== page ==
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Deb Todd Wheeler: Live Experiments in Human Energy Exchange

(endurable velocipede, version 3)

October 31 - December 14, 2006

Opening Reception: November 10, 2006 >> 7 - 9:30 pm

>> Artist's Talk: Saturday, December 2 @ 6 pm

( NEW!) Boston Globe Review

Images of installation

Opening party pictures!( photos by Jerimius Paul)

This exhibition, part utopian fantasy, part meditation on possibilities and impossibilities in sustainability, concerns technology as a mediator for human interaction with the environment. Working in the 21st century means being captive to 21st century technologies, which for the most part rely on the electrical grid. In this installation, the power to fuel the kinetic sculptures comes from an alternate source: human power.

( NEW!) video of endurable velocipede (the human powered bicycle power plant)

We need Volunteer energy generators!! ( come by and ride the bike....) Sign up at the gallery

Central to the installation is a modified bicycle, which is hooked up to a generator and various rigs, gears and pulleys. By pedaling the bike, the rider (a gallery volunteer) activates the installation, generating light, wind, sound, and motion to fuel a series of kinetic studies on the fraught relationships between nature and technology. In one piece the bike powers a DC generator that in turn powers fluorescent lights embedded in hacked ant farms, in which worker-ant tunnels are dug beneath looming silhouettes of 1964 World's Fair pavillions. In another work, the same bike turns gears that transfer energy to wind power by turning a windmill-like form with sails made of recycled plastic grocery bags.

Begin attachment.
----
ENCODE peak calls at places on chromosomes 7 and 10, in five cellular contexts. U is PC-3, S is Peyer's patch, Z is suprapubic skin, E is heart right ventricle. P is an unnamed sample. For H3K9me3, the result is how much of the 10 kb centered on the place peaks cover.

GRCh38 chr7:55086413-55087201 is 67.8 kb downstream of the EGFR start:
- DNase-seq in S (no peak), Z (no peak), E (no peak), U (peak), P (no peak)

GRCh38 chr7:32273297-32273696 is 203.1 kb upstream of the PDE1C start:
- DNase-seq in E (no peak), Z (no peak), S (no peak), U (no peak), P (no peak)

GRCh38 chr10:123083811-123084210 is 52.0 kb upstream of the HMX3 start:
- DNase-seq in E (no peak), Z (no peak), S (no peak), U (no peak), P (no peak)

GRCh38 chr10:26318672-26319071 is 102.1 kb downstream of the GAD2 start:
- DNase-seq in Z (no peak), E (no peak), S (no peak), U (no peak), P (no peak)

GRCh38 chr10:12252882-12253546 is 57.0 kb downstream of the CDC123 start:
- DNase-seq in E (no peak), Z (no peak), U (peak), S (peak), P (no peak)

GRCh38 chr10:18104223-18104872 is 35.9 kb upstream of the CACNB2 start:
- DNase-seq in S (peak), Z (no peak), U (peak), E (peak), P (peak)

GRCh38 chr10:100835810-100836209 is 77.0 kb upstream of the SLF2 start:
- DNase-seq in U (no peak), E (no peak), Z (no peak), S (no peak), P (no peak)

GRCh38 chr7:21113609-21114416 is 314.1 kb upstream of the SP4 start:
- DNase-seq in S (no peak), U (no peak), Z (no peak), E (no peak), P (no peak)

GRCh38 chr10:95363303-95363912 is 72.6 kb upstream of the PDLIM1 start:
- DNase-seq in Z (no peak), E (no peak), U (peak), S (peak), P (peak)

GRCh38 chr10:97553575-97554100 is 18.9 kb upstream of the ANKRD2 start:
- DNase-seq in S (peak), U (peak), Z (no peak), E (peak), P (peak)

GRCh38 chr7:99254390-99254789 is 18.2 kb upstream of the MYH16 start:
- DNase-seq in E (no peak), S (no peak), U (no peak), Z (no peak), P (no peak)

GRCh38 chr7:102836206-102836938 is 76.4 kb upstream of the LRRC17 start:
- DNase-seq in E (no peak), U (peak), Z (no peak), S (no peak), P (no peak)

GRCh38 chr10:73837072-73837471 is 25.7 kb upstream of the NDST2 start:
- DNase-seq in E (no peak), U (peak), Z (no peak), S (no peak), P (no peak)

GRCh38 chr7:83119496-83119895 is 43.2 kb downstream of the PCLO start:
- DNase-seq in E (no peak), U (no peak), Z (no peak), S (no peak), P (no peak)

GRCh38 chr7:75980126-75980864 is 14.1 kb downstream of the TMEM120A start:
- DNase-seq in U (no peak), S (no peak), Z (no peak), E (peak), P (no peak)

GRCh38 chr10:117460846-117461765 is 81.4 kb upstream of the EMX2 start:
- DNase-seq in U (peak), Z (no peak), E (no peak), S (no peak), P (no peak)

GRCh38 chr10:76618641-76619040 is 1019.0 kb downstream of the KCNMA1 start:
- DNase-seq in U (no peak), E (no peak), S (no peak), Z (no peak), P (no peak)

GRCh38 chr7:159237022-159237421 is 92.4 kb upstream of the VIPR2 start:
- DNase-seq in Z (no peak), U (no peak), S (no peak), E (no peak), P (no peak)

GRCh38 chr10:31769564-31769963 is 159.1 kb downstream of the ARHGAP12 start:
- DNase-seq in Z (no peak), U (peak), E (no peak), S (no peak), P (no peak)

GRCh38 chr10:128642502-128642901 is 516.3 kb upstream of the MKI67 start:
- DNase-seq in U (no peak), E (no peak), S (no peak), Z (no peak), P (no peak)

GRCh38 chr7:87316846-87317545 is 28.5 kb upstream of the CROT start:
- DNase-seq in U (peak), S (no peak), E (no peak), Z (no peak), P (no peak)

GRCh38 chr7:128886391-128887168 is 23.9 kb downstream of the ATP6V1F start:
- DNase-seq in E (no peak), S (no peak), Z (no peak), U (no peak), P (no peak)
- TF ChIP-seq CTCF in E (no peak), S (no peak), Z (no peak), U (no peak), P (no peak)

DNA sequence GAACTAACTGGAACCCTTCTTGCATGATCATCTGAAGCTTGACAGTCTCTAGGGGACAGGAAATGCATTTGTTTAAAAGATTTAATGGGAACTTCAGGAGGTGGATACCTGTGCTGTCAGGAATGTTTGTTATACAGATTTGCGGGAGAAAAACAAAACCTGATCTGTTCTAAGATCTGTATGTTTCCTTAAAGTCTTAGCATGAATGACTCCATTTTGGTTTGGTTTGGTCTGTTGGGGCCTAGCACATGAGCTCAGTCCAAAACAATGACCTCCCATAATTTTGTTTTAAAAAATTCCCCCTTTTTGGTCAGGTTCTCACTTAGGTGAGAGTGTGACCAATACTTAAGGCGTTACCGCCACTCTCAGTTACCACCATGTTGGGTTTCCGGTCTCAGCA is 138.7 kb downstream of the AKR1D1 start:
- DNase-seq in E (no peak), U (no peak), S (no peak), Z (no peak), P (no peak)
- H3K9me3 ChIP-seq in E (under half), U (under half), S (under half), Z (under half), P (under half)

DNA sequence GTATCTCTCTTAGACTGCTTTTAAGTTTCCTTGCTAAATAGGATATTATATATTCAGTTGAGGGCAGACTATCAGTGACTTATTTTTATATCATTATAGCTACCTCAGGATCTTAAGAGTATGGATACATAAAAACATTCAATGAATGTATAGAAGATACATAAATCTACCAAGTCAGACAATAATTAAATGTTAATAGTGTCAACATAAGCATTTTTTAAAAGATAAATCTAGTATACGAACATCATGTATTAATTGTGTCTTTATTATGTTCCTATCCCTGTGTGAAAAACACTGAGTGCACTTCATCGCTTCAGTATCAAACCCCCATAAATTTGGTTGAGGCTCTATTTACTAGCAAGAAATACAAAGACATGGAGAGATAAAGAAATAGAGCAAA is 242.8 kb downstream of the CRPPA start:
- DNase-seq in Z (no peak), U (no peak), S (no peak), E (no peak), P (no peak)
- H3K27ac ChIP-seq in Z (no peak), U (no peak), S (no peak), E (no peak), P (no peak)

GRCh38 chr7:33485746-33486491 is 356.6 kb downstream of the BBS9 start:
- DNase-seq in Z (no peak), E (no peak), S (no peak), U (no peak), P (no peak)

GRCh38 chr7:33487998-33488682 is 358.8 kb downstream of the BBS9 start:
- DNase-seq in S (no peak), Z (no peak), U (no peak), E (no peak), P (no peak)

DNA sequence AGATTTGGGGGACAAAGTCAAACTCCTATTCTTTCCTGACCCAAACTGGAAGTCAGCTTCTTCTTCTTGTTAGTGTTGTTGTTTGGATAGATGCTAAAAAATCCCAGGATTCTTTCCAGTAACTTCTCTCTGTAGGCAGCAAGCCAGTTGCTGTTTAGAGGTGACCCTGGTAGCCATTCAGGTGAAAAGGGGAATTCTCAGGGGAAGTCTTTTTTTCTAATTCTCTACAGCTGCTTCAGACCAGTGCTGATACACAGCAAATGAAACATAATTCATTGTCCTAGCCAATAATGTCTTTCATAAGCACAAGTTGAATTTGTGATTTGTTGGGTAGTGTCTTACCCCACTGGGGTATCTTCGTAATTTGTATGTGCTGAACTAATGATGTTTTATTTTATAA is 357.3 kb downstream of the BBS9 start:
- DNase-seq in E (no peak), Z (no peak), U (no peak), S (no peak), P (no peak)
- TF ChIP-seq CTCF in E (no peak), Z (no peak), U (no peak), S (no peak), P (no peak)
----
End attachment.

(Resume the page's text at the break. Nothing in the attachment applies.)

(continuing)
That windmill then powers a series of pivoting images, which delicately align into a third image when the wind hits them. At the end of this energy chain, the last bit of energy, animated moths and butterflies made from a year's worth of junk mail cover a wood scale model of Biosphere 2. Behind the bike rider and filling the gallery, a pulley-powered cassette deck connected to the bike plays the soundtrack from 1964 Futurama video at the speed of the rider. Also in the gallery are works on paper, and wire-frame models of flight experiments, inspired by the aerial pursuits of 19th century natural philosopher Louis Pierre Mouillard.

Visit the artist's web site http://babel.massart.edu/~debtoddwheeler/works_in_progress.htm

 

 

 

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